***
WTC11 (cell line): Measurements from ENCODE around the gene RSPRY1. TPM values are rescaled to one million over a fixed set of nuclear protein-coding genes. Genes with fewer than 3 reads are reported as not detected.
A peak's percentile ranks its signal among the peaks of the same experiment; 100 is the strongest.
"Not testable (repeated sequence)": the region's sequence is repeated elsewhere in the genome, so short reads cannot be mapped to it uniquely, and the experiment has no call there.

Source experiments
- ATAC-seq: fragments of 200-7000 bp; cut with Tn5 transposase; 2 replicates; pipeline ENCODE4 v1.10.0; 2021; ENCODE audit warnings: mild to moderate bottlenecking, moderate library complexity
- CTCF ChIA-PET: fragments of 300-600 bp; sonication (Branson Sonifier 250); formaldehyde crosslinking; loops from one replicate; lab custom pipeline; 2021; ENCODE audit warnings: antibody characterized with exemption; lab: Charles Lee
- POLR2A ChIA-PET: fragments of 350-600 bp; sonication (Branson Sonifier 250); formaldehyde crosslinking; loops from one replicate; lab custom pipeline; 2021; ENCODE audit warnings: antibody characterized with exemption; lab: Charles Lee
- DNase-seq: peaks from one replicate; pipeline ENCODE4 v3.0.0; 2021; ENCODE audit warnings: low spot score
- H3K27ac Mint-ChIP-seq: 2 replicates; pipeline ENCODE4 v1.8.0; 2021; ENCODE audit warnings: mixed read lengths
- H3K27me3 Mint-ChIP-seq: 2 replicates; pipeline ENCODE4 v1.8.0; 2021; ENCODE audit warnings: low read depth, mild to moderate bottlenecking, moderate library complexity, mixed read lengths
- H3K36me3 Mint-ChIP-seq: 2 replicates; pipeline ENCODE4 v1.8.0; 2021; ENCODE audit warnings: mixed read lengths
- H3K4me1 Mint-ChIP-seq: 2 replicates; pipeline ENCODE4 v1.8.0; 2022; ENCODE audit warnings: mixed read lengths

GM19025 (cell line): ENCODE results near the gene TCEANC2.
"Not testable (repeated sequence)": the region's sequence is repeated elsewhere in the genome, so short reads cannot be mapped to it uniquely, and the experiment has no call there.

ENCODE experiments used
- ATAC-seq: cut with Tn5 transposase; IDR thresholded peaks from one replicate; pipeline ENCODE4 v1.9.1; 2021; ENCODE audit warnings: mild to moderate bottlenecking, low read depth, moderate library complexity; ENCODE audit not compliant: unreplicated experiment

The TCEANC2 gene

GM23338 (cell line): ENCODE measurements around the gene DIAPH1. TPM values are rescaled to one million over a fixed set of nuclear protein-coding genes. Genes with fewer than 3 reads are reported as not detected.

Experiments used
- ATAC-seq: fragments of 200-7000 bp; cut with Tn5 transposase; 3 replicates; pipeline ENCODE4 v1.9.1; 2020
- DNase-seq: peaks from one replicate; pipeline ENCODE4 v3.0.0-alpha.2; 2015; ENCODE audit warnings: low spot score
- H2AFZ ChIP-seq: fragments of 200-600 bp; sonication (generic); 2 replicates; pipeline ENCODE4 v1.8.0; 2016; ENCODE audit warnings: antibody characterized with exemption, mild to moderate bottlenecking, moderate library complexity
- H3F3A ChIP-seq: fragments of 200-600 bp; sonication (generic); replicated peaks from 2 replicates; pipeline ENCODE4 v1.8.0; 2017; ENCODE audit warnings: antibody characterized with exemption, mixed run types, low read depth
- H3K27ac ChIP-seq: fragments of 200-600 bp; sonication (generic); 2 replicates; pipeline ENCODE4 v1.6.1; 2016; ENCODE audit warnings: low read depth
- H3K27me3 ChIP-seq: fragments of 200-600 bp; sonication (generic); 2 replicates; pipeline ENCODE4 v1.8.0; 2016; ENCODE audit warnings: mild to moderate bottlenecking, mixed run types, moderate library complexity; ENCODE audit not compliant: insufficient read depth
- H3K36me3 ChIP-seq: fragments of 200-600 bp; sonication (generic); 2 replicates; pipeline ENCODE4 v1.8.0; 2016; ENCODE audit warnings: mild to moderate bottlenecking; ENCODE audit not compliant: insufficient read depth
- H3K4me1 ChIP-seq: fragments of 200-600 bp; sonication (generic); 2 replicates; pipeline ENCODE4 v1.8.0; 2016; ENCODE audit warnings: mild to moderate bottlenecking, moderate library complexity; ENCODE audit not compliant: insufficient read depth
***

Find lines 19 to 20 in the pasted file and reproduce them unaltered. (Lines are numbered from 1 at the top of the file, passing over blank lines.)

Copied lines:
Experiments used
- ATAC-seq: fragments of 200-7000 bp; cut with Tn5 transposase; 3 replicates; pipeline ENCODE4 v1.9.1; 2020